DwB aims to enhance researchers’ transnational access to official micro data through coordination of existing infrastructures, as the Council of European Social Science Data Archives (CESSDA) and the European Statistical System (ESS).

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Project DaMaRO at University of Oxford

Posted: December 14th, 2011 | Author: | Filed under: Projects | Tags: , | Comments Off on Project DaMaRO at University of Oxford

DaMaRO (Data Management Rollout at Oxford) is a collaborative project between several departments within the university: Oxford University Computing Services, the Bodleian Libraries, and Research Services. It is funded by JISC and will run until March 2013.

The aim of the project is creating a research data management policy for the University and the infrastructure to enable researchers to comply with it.

DaMaRO will take the outputs of the various research data management project that the University has been engaged in over the last few years and combines them into a better-integrated suite of tools and discovery mechanisms that will support researchers throughout the data life-cycle, from planning to re-use.

Of particular note is the ‘DataFinder’ tool that DaMaRO will be developing. This will enable the discovery of data hosted in various places around the University and beyond.

Behind the scenes, DataFinder will be able to automatically gather metadata from each of the tools and repositories it connects to, assign DOIs where they are not already assigned, and ensure that the metadata complies with the national DataCite standards. Furthermore, DataFinder will make the metadata it gathers available as linked data, and also map it to the CERIF standard, so that alerts can be issued to compatible research management systems when new project outputs are made available.

Beside software development, the DaMaRO Project will develop data management trainings and documentations for researchers.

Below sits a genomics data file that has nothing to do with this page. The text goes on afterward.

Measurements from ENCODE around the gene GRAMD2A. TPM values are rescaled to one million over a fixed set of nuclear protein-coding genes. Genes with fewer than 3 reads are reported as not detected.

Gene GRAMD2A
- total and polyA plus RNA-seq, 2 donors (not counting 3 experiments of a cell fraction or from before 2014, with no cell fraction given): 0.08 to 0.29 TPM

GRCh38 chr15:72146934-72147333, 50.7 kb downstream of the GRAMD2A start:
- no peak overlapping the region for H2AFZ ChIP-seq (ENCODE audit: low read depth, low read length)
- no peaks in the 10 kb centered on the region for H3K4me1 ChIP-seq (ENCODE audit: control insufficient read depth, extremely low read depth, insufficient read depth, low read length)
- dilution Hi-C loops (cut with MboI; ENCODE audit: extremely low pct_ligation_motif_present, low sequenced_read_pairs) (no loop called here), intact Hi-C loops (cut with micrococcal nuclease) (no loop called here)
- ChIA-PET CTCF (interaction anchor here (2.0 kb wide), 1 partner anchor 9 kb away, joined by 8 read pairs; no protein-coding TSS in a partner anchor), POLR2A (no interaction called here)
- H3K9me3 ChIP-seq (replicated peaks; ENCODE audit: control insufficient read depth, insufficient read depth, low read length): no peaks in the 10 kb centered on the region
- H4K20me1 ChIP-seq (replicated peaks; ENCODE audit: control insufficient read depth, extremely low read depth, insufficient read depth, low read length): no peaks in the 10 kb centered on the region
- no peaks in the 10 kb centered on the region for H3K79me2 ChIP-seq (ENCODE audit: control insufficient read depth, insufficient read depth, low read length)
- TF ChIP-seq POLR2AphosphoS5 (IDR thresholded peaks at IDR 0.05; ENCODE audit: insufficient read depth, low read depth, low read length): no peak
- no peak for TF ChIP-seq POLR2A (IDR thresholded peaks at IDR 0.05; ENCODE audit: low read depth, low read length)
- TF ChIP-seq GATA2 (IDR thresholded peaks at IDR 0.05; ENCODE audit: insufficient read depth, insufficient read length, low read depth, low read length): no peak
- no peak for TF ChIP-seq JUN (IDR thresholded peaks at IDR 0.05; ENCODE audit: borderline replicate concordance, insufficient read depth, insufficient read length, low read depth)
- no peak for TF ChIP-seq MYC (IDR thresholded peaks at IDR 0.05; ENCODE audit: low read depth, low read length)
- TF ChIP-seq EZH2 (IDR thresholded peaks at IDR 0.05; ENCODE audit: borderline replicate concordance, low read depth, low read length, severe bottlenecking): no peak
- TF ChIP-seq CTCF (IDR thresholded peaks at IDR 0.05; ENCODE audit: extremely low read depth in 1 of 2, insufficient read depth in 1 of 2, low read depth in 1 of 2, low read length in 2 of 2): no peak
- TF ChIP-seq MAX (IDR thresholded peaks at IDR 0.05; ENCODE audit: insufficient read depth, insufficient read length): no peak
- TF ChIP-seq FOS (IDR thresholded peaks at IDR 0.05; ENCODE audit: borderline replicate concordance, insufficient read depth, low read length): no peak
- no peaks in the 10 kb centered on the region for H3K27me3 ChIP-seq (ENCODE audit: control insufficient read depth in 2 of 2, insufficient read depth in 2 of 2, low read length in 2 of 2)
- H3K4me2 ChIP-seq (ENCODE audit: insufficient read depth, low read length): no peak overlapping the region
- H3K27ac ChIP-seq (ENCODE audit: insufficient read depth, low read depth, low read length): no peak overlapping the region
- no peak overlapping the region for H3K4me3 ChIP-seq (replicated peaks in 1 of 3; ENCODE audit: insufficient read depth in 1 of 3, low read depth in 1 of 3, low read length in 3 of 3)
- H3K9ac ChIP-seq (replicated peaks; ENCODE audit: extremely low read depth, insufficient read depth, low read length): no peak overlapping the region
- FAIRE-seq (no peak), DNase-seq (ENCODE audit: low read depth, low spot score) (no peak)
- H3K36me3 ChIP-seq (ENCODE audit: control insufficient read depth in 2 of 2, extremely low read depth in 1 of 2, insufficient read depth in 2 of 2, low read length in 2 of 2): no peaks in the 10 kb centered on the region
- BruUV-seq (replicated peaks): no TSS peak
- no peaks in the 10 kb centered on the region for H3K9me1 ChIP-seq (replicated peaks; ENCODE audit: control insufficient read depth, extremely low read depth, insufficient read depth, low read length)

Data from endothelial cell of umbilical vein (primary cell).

SageCite-Project releases interviews with biosciences editors on citing and linking data

Posted: December 5th, 2011 | Author: | Filed under: Projects | Tags: , , , , , | 1 Comment »
The SageCite project, funded by JISC, is releasing interviews with the editors of two leading journals in the Biosciences.  The two interviews explore a large range of issues concerning data, scholarly communications and publishers, the links between data and publications and interoperability between data repositories and publishers.
SageCite developed and tested a Citation Framework linking data, methods and publications; Citations of complex network models of disease and associated data have been embedded in leading publications, exploring issues around the citation of data including the compound nature of datasets, description standards and identifiers.

The project worked through a number of workpackages comprising:

* Review and evaluation of options and approaches for data citation
* Understanding the requirements for citing large-scale network models of disease and compound research obejcts
* Demonstration of a citation-enabled workflow using a linked data approach
* Benefits mapping using the “Keeping Research Data Safe 2” taxonomy
* Technical and policy implications of citation by leading publishers
* Dissemination across communities (bio-informatics and research and information communities)

The results of these workpackages are published here – the project now has concluded.